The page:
Mocopan Coffee’s Babin Gurung on what coffee strength means and how to achieve it.
During my barista hustling days, customers often told me they liked their coffee strong. I had no problem adjusting to customers’ needs, but found many people had different ideas of what “strong” meant. Some of the things strength commonly referred to was more caffeine, darker roast, or sometimes, just bitter coffee. These ideas aren’t necessarily wrong, but here in the coffee world, when we say “strong”, we mean the strength of flavours contained in an espresso.
Bitterness in coffee can result from a number of other things, like roasting profile, staleness, over-extraction, or not cleaning the machine properly – none of which make your coffee stronger.
More caffeine does not always mean a better coffee. Robusta coffee has a higher caffeine content than Arabica and some coffee brands prefer it because of that. But for an espresso coffee, at Mocopan, we generally stay away from Robusta due to its harsh flavour.
Still, it’s not only the coffee you use that determines caffeine content. An ongoing industry debate is the effect of roasting on caffeine. Some believe darker roasts lead to higher levels, while others argue the opposite. Various studies have measured the amount of caffeine produced through various roasting profiles, but due to a large number of variables, such as coffee variety, density, and the molecular structure of the beans, it has proved a difficult task. In most cases, caffeine levels were consistent throughout the roasting process.
So, the most common and consistent method baristas use to make coffee strong is by adding extra shots of espresso to a drink. This means you are getting a higher coffee-to-milk ratio in the cup, making it taste stronger.
However, if you are looking to increase strength in a single shot, you will need to adjust the brew ratio. This refers to the ratio of ground coffee to water. Smaller ratios produce more concentrated, strong coffee, while a larger ratio results in weaker coffee.
There are three main ratios that apply to most espresso-based coffees:
- Ristretto (1:1) – This has a ratio of one gram of coffee to one gram of liquid, which results in a stronger shot, and produces intense flavour with big body. A ristretto mostly captures heavier flavours but is known for lacking clarity of others.
- Espresso (1:2) – This is the most common ratio applied by baristas. Compared to a ristretto, an espresso has more water flowing through the same amount of coffee, which extracts more flavours, giving it a well-rounded taste. Along with body, you get more clarity of flavours.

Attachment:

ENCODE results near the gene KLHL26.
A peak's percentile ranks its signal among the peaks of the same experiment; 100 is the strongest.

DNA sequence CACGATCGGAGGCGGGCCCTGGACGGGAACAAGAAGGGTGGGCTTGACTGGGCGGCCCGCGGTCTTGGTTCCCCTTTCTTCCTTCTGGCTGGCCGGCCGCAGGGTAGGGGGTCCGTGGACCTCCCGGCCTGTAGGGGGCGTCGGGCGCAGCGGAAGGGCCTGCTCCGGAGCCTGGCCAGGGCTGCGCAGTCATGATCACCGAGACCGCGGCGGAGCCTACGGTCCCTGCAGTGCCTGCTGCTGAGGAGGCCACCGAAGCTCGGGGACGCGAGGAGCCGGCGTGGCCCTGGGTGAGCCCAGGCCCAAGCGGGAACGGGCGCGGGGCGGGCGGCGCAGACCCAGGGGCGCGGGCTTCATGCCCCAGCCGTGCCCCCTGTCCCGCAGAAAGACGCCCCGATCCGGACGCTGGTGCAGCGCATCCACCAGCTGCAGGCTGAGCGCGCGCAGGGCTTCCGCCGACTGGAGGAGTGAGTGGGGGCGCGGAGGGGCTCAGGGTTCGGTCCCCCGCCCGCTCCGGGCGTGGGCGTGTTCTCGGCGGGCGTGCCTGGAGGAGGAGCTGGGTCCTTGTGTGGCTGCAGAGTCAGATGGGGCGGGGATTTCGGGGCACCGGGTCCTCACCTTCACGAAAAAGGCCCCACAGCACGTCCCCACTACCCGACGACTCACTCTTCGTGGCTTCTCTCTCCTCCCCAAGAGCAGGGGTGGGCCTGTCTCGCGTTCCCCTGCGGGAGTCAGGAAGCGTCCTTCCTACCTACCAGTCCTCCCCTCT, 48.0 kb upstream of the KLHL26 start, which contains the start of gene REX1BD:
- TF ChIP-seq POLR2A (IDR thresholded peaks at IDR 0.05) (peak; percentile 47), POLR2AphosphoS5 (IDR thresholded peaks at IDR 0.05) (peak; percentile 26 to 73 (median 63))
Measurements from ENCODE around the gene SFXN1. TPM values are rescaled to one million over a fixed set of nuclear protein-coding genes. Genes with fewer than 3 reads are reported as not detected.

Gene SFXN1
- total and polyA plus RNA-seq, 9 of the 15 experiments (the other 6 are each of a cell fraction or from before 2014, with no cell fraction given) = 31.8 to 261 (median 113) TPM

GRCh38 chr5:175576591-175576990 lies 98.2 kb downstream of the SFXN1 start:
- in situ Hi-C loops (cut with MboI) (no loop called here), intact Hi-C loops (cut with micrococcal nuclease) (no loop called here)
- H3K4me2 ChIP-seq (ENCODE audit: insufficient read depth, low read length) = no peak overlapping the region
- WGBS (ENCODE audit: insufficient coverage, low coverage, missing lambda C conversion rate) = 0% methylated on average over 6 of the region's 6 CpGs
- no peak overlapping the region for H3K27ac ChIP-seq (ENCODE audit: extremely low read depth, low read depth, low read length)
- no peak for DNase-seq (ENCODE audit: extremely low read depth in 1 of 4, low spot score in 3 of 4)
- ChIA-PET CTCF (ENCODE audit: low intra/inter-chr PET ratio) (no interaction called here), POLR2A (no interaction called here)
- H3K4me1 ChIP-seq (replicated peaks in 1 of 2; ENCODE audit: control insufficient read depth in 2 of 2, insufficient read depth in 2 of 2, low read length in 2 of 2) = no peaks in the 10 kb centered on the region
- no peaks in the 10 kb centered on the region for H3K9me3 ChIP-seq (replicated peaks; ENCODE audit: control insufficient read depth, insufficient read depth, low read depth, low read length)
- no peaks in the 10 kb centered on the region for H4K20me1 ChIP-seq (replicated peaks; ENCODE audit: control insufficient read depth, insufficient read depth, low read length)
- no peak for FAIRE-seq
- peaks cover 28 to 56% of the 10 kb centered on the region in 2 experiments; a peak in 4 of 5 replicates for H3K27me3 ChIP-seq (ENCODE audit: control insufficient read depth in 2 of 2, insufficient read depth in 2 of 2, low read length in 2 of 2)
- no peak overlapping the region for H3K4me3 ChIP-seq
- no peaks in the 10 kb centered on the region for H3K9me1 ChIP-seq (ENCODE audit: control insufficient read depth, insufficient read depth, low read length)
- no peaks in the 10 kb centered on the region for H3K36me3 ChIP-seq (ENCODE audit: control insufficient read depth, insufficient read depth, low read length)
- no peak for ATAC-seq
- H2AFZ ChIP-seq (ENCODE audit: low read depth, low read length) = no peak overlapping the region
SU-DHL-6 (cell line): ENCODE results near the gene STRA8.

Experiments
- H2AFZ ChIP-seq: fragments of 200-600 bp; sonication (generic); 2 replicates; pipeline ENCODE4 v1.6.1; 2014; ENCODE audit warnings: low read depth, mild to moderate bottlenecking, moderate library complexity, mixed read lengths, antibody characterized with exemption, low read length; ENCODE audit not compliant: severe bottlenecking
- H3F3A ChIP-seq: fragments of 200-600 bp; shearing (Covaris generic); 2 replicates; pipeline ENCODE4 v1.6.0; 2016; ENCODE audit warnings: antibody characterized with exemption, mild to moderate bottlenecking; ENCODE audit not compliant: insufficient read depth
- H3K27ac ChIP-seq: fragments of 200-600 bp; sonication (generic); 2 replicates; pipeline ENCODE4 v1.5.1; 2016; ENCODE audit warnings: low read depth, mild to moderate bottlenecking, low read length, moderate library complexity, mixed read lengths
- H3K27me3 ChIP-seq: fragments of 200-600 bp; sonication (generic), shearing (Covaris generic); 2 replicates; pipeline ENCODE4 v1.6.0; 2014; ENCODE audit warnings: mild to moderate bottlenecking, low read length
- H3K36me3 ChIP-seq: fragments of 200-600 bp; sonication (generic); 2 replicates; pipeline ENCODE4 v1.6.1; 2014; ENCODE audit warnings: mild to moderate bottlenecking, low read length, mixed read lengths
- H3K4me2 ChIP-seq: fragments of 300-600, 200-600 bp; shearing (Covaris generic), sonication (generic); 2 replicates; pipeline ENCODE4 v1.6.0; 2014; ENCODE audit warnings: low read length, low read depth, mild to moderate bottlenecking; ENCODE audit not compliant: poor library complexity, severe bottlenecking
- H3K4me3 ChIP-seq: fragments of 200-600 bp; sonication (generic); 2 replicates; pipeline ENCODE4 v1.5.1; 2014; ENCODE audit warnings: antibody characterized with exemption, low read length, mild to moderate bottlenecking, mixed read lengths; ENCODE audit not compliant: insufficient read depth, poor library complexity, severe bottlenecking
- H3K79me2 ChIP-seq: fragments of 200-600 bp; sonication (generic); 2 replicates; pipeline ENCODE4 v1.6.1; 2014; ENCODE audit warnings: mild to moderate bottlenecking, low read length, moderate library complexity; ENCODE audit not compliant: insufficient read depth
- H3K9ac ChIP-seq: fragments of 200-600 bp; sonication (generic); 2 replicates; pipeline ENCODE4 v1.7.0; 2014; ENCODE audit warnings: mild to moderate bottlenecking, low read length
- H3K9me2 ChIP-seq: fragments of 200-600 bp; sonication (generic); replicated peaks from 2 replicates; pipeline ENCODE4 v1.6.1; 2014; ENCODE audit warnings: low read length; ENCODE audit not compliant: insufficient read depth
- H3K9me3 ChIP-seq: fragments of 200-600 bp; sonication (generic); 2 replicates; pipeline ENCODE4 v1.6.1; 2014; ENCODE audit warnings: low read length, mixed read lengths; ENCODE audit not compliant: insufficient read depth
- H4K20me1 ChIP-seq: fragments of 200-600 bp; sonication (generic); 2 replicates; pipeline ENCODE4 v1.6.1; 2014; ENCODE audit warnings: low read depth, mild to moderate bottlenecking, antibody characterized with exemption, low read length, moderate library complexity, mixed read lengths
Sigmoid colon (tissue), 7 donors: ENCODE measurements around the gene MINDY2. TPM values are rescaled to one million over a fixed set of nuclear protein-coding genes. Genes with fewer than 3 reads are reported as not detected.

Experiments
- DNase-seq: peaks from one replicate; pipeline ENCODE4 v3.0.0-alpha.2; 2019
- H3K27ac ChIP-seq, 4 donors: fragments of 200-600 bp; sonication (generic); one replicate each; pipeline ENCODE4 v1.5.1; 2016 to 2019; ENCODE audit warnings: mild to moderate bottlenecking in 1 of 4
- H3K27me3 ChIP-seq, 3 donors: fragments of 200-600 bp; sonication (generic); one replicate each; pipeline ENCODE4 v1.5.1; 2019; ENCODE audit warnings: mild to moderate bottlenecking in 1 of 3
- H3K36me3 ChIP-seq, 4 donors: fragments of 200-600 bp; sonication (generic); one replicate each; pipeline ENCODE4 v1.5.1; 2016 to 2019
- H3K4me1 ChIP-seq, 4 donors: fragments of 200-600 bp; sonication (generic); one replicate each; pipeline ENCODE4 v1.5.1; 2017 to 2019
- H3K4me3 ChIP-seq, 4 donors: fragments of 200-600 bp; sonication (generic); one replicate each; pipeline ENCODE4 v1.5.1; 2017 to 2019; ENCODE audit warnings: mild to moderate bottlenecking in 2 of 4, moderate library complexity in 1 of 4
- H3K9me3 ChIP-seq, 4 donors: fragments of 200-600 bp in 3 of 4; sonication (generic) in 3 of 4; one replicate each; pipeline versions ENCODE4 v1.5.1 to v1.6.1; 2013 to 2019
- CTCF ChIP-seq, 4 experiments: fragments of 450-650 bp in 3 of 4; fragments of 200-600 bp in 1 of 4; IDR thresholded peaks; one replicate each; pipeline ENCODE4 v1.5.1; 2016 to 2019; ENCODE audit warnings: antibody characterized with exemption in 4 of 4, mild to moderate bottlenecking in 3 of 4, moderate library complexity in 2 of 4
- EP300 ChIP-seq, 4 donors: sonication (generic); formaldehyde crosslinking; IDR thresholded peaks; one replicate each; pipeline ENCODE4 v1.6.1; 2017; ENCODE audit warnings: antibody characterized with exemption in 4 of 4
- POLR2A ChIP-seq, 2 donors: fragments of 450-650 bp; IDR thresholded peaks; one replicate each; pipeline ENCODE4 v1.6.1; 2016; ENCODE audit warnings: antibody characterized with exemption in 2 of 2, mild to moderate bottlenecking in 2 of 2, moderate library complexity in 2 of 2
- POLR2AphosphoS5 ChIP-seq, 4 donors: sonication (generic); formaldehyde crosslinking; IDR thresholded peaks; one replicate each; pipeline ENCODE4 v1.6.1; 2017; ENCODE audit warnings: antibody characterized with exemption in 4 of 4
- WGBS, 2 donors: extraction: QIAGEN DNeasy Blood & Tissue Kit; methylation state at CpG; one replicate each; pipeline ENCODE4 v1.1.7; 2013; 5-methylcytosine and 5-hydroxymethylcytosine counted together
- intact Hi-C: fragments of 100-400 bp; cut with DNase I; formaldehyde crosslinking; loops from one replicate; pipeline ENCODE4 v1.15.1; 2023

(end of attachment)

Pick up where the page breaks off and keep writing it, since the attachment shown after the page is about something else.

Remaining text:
- Lungo (1:3) – This style of coffee is not very common. The coffee is more diluted in this ratio, which can result high extraction of flavours but decrease in intensity. Coffees with delicate flavour notes could benefit from a lungo ratio.
These brew ratios reveal that a stronger coffee is not always more flavoursome. If you want to achieve a higher extraction of flavours, you need to also understand the role of dose and extraction time.
A coffee bean is a complex mix of soluble compounds that give coffee its colour, flavour, and aroma, along with caffeine. The flavour of coffee depends highly on its origin, variety, processing, and roasting profile, but generally speaking, it will have a combination of acidic, fruity, sweet, nutty, vanilla, and chocolate flavours along with dark and bitter flavour notes (see figure 1).
It’s important to understand that different solubles dissolve at different extraction rates. Therefore, by controlling the amount of time the coffee is exposed to water, you can control what flavours you absorb from that coffee.
Each coffee has its own unique properties and flavours, which extract at different rates, so there is no universal extraction time that applies to all coffees. You will need to taste your coffee at various extraction times to find the best result.
What’s interesting is that extraction time only controls what types of solubles are dissolved and not how much. The only way to increase the amount of soluble flavours is by increasing your dose. As a simple rule, more coffee equals more solubles. Figure 2 demonstrates the impact of time and dose on flavour extraction.
Along the horizontal axis, from the blue to purple cup, you can see how the increase in extraction time results in more solubles being dissolved.
But after a certain point, you start getting bitter flavours in your cup (the grey shapes). The idea is to pick the time where you are absorbing only the good solubles, in this case, the pink cup. Upon tasting this cup, you will find a good balance of acidity, sweetness, and roundness.
Now, keeping the extraction time fixed, we can see how changing the dose impacts the taste in the cup.
If you lower your dose, although there is a good mix of solubles, it will most likely taste weak. The flavours in the green cup are more transparent, but will be drowned out in milk-based coffee. In the red cup, the dose is increased to allow more solubles in the cup, making it more intense and bigger on body. This will make the red cup stronger and ideal for milk-based coffee.
However, if you continue increasing the two variables, the flavour decreases and can even have an inverse impact. You need to identify when you reach peak flavour and lock in the variables.
As a barista, your goal is to chase that flavour peak and continually adjust your variables to make the best coffee possible. Learning to control this combination of brew ratio, dose, and extraction time can do just that.
This article appears in the August edition of BeanScene Magazine. Subscribe HERE.